With city alleys saturated by heavy rains this spring and summer, the Public Works Department is taking a different tack on repairing them.

City manager Toby Dougherty told the Hays City Commissioners on Thursday evening that instead of using crushed concrete, as has been done in the past, the city is going to try harder rock.

“We’re going to know the cost perspective when we start figuring out how much rock it’s going to take to address these things,” Dougherty told the commissioners at their regular meeting at City Hall. “I haven’t seen the tabulation on how many man hours we’ve spent. We had two crews working for about a month afterwards trying to get the alleys back.”

Trash and recycle collection at one point were moved curbside while the alleys were saturated to keep the big trucks from tearing up the alleys.

The city typically uses crushed concrete in the alleys, as well as some limestone in the past, but those are both soft materials that break down, he said.

Public Works director Jesse Rohr has located some harder rock from a quarry in southeastern Kansas.

“We know its going to be more expensive, but the payoff might be good,” Dougherty said.

“We had a lot of crushed concrete on hand. When we remove a street we haul it up north and we crush it and we’re able to put it back down. It’s cheap, but it’s really not effective,” he explained. “Concrete breaks down and it becomes mushy, and when it gets wet, you get a saturation. You sink.”

Rock, Dougherty said, is slower to degrade and creates a harder surface that drains water a little better.

“It’s just more expensive on the front side, but I think what we’ll find is the input will pay off,” he said. “We may have to bring this stuff by the train car load if we find a rock we like.”

So far the city has tried the harder rock on alleys between Country Lane and Willow and between Eisenhower and MacArthur.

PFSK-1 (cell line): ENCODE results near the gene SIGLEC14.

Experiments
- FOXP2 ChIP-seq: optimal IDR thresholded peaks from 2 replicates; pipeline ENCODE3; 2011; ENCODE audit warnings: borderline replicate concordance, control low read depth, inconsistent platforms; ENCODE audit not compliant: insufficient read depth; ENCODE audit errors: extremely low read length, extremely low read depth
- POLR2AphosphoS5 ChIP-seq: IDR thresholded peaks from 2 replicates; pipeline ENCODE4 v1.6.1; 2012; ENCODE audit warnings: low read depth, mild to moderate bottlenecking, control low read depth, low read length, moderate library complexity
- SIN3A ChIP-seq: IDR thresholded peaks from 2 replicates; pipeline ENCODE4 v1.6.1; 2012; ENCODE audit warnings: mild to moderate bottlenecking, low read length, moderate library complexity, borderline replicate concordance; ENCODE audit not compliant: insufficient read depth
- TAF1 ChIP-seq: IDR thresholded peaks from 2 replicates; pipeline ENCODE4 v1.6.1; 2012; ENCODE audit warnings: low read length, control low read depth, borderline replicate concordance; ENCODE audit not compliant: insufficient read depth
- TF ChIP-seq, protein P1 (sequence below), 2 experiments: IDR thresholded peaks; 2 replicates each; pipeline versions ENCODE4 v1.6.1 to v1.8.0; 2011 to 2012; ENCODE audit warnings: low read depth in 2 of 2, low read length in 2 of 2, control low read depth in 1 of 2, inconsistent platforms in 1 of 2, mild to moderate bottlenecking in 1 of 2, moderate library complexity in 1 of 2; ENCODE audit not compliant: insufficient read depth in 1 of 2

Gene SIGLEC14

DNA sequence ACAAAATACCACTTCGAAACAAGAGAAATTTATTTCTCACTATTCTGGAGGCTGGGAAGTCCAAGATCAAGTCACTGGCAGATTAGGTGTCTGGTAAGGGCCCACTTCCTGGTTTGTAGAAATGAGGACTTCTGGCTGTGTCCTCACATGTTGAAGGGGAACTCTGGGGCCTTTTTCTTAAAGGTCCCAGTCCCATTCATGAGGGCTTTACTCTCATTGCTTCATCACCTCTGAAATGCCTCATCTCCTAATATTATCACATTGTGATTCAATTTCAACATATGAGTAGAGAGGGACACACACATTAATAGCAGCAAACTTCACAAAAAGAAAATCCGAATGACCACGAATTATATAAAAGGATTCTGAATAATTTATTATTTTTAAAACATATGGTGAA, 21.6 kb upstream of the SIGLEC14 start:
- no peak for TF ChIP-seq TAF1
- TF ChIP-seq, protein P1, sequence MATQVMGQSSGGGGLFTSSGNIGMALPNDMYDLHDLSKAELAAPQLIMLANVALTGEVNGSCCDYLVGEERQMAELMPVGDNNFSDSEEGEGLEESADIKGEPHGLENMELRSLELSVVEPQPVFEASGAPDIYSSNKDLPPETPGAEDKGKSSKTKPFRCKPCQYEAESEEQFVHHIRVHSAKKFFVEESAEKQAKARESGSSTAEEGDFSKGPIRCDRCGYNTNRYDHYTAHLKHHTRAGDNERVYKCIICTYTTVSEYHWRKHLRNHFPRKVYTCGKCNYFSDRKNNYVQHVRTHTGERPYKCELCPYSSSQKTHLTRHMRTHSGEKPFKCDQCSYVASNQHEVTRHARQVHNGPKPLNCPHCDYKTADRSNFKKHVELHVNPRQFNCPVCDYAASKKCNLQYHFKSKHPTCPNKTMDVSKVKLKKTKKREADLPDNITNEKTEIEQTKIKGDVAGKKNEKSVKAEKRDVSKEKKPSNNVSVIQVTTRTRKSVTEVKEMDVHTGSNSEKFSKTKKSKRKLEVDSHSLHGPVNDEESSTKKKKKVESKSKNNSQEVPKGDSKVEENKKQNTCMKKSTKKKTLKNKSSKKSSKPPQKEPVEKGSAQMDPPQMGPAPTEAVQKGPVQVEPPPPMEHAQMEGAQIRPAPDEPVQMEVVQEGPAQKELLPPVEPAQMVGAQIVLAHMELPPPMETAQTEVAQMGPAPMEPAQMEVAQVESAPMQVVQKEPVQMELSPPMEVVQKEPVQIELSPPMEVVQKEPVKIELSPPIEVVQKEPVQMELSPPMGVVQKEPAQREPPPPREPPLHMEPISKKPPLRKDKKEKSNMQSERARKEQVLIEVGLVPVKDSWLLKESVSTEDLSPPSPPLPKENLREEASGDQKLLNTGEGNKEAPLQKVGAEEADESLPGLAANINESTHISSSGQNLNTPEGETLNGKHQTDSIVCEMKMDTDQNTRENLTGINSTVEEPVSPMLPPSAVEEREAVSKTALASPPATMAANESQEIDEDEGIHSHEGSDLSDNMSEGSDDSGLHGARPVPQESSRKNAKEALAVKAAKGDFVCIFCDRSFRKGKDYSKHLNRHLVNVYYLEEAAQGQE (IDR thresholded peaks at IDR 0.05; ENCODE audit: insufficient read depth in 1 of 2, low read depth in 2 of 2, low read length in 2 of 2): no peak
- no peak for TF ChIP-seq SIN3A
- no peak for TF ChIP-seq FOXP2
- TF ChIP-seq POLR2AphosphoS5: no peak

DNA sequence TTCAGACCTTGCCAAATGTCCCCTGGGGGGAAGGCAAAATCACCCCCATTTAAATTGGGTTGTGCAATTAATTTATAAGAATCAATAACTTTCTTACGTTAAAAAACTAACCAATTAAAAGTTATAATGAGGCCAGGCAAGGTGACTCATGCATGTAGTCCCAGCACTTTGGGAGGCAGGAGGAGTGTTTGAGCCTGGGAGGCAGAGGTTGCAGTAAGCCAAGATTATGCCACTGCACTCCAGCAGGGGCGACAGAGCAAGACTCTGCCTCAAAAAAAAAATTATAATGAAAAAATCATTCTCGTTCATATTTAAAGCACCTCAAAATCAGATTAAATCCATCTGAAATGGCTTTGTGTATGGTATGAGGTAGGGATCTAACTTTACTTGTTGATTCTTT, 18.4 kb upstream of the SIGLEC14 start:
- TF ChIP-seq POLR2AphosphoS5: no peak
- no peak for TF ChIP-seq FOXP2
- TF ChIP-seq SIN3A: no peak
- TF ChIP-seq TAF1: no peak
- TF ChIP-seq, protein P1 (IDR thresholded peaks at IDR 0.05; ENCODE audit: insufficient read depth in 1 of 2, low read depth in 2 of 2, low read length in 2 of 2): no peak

“We’re putting down this rock in some alleys we know we’re having some problems with,” he said. “We’re going to evaluate and with your street maintenance program next year, assuming this starts working out, you’re probably going to see some big budget allocations to go in and start fixing some of our alleys to move away from the concrete and the limestone. Hopefully we’ll get a little more longevity out of these alleys.”

In other projects, Dougherty reported that:

• Public Works employees worked on stabilization of Montgomery Ditch just south of Eighth Street. Water running through the ditch was eroding the stream bed, so Public Works employees dug out the side of the stream bed, installed a concrete footing, then installed a concrete retaining wall, and then resolved the top of the soil back down to the wall.

“This will prevent the erosion for a long period of time,” Dougherty said. Cost of material and labor was about $37,000 from storm water money.

The city’s Service Division did some similar work further down the ditch, between Fifth and Sixth streets.

“That’s a very poorly designed drainage area,” Dougherty said. “We’ve taken some good steps to get it fixed up.”

• The new play feature was installed in time for the opening of the city swimming pool.

“I hear it’s a big hit,” Dougherty said. “People like it.”

• Skate Park improvements, three new obstacles, have been completed at Aubel Bickle Park at 30th Street and Sherman Ave.

“I drove by the other day and I saw some kids doing dangerous things and enjoying it,” Dougherty said.

• Free mulch for the city was given away June 8 and continues to be available to anyone who wants to come and get it.

“We’d help load them up,” Dougherty said. “We’re going to continue this, and try to promote it to get people out there.”

• Progress on 41st Street east of Home Depot continues. With a project cost of $711,000, workers are just now finishing up the culverts under the road and are starting the roadway up on the west end, he said.

“Things are actually progressing pretty well there,” Dougherty said, “despite the rain.”

• 43rd Street repairs are nearing completion.

“They should be up and running by the end of this month,” Dougherty said. “I was up there the day before yesterday and it looks like they’re cutting expansion joints in some spots.” All that remains, he said, is clean up and punch work.

• Work on Ash, Elm and Fourth near Fort Hays State University is now underway, with waterline improvements done, and road work now beginning and Fort Hays making some changes to the parking.

“There’s a lot going on, so it’s best just to avoid the area,” Dougherty said.